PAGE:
The U.S. officials were trying to negotiate the release of Sergeant Bowe Bergdahl, who was captured two years ago (left) and Tayyab Aga, shown here in 2001 (right), was thought to be representing the Taliban in the negotiations but has now fled to Europe

Perhaps most importantly they offered the tantalising prospect of a brokered agreement between the U.S. and the Taliban - one that would allow the larger reconciliation of the Taliban into Afghanistan political life to move forward.

The United States has not committed to any such deal, but the Taliban wants security assurances from Washington.

In a series of interviews with diplomats, current and former Taliban, Afghan government officials and a close childhood friend of Mr Aga, the information suggests that the man who was brokering the deals for the Taliban is now hiding in Europe, and is afraid to return to Pakistan fearing reprisals.

The United States, for example, has had no direct contact with him for months. A senior U.S. official acknowledged that the talks imploded because of the leak and that Mr Aga, while alive, had disappeared.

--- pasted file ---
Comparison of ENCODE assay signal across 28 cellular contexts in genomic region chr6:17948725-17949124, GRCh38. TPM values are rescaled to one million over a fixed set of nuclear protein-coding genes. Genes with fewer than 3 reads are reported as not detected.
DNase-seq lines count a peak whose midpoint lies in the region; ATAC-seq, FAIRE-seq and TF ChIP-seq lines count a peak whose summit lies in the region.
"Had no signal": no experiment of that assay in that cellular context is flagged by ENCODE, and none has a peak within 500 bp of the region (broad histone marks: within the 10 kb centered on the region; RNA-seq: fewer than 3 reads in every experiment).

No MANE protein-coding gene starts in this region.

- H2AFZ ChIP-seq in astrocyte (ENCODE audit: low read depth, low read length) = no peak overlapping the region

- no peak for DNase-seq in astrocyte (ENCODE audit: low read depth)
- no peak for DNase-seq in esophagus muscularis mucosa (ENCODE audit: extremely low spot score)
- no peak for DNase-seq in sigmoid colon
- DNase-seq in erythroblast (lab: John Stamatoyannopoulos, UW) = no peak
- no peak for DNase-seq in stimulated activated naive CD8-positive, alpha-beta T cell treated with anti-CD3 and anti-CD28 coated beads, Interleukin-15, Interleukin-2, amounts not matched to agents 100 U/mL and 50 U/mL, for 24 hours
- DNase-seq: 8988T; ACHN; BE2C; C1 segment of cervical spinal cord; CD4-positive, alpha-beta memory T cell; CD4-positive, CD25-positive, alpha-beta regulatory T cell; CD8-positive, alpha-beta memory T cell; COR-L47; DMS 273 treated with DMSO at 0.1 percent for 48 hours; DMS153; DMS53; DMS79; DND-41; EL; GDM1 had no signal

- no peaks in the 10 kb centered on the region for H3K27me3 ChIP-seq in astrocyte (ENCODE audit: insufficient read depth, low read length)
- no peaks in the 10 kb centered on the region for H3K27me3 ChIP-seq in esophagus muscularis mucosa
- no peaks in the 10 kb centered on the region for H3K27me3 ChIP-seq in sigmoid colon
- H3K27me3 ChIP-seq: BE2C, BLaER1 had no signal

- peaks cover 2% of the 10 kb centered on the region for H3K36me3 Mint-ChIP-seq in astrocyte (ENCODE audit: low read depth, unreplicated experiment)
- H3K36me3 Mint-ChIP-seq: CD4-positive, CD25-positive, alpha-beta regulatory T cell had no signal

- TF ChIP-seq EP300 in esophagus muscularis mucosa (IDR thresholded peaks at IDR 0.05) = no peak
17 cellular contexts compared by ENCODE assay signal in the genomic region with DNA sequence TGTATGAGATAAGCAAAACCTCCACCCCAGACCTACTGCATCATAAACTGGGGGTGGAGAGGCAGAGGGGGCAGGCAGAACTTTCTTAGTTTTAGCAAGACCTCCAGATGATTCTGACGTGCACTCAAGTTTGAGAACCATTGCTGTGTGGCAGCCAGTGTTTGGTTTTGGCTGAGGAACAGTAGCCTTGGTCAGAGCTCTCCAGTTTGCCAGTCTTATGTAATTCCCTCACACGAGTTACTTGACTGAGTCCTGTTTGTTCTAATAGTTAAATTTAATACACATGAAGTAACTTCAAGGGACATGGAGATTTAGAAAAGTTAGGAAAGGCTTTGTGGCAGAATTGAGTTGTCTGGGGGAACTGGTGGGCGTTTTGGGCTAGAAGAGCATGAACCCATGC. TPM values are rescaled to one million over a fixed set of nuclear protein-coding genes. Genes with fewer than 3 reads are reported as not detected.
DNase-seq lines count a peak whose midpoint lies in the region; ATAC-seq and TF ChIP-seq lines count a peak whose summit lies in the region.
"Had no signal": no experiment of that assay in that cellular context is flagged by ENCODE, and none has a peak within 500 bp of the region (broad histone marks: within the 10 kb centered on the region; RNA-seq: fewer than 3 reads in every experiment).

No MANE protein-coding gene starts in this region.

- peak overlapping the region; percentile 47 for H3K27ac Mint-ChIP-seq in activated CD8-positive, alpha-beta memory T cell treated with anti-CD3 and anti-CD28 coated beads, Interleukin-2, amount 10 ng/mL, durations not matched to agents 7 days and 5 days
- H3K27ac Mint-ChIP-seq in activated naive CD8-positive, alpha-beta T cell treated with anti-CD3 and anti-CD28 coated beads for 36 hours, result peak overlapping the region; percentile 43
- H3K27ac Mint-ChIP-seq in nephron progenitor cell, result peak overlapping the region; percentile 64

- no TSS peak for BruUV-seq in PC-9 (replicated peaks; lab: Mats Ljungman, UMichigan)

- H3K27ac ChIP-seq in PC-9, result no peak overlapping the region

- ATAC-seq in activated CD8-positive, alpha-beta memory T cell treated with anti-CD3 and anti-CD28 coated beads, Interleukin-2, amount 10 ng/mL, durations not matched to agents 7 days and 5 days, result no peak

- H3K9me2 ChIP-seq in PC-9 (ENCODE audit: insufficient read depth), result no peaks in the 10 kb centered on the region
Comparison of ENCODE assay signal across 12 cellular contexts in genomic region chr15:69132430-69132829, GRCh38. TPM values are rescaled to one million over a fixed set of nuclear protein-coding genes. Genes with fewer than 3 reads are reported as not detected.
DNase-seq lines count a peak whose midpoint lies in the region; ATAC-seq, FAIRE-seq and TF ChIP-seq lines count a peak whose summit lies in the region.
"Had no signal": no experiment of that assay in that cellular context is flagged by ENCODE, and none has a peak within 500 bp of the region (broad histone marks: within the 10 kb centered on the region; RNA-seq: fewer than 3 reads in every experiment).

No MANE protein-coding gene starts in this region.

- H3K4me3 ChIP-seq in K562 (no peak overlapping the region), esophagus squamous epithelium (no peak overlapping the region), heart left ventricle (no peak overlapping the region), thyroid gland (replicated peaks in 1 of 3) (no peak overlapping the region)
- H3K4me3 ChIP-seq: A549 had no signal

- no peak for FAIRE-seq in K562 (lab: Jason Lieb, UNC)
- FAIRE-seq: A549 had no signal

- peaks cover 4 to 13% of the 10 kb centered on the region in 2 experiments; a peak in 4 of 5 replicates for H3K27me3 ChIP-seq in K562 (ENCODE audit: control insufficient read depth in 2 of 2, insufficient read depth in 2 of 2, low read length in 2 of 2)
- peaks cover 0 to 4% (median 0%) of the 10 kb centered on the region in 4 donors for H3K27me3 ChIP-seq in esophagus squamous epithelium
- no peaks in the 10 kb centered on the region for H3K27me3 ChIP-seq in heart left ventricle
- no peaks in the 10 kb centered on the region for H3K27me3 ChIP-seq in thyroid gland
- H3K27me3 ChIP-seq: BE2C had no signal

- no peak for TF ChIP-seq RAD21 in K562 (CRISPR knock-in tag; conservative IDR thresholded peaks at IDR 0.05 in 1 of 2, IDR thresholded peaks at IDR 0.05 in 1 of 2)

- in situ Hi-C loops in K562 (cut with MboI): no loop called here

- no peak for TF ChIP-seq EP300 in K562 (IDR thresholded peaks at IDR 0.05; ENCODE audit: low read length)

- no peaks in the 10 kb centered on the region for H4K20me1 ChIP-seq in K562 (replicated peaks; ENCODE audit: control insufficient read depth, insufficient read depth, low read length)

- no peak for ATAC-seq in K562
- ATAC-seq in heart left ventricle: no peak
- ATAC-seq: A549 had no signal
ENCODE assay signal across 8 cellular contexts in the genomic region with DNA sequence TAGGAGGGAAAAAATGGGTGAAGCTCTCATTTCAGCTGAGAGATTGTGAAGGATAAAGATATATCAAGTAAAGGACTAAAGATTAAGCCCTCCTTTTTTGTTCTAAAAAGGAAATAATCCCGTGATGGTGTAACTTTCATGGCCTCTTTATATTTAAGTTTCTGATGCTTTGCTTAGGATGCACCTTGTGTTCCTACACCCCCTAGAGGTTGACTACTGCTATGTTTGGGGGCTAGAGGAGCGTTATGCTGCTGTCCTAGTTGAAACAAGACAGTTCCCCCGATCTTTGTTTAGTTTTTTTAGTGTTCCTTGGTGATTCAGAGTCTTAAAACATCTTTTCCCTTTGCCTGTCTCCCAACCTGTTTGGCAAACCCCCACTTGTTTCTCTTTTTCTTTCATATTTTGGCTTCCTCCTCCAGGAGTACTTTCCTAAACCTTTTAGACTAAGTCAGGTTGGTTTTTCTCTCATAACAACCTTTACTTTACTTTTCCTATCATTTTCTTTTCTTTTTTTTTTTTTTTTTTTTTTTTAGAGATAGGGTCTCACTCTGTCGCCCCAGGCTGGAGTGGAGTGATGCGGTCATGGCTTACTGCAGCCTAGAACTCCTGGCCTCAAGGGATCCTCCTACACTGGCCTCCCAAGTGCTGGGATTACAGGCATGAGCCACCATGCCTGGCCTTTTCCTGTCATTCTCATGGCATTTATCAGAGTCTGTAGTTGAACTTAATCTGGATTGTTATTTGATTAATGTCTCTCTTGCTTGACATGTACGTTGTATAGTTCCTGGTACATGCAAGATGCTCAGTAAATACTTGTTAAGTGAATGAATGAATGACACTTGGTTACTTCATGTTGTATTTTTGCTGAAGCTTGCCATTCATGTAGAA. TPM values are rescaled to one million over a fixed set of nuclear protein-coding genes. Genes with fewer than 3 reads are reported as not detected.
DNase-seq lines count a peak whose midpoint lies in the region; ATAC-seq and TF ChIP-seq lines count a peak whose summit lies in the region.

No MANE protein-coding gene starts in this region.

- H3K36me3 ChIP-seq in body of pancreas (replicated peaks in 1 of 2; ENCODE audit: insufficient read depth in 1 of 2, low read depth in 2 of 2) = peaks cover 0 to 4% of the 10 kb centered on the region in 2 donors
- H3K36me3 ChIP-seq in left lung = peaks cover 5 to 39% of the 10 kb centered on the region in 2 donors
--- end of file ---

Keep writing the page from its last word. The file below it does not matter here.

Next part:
Officials had been hoping that the negotiations would lead them to the Taliban's supreme leader, Mullah Mohammed Omar

Officials had been hoping that the negotiations would lead them to the Taliban's supreme leader, Mullah Mohammed Omar

While the U.S. will continue to pursue talks, the trust of such meetings have been affected.

The U.S. acknowledged the meetings after Mr Karzai, who apparently fears being sidelined by U.S.-Taliban talks, confirmed published accounts about them in June, but has never publicly detailed the content, format or participants.

The first was held in late 2010 followed by at least two other meetings in early spring of this year, and the sessions were held in Germany and Qatar, the unnamed official said.

The childhood friend of Mr Aga's said the negotiator had fled to Germany and a diplomat in the region said he exited to a European country after his contacts with the United States were revealed.

The talks were deliberately revealed by someone in the presidential palace, where Mr Karzai's office is located, said a Western and an Afghan official.

The reason was Mr Karzai's animosity toward the U.S. and fear that any agreement Washington brokered would undermine his authority, they said.

Pakistan had also been kept in the dark about the talks and an Afghan official with contacts with the Taliban said the insurgents decided not to tell Pakistan about the meetings with the United States.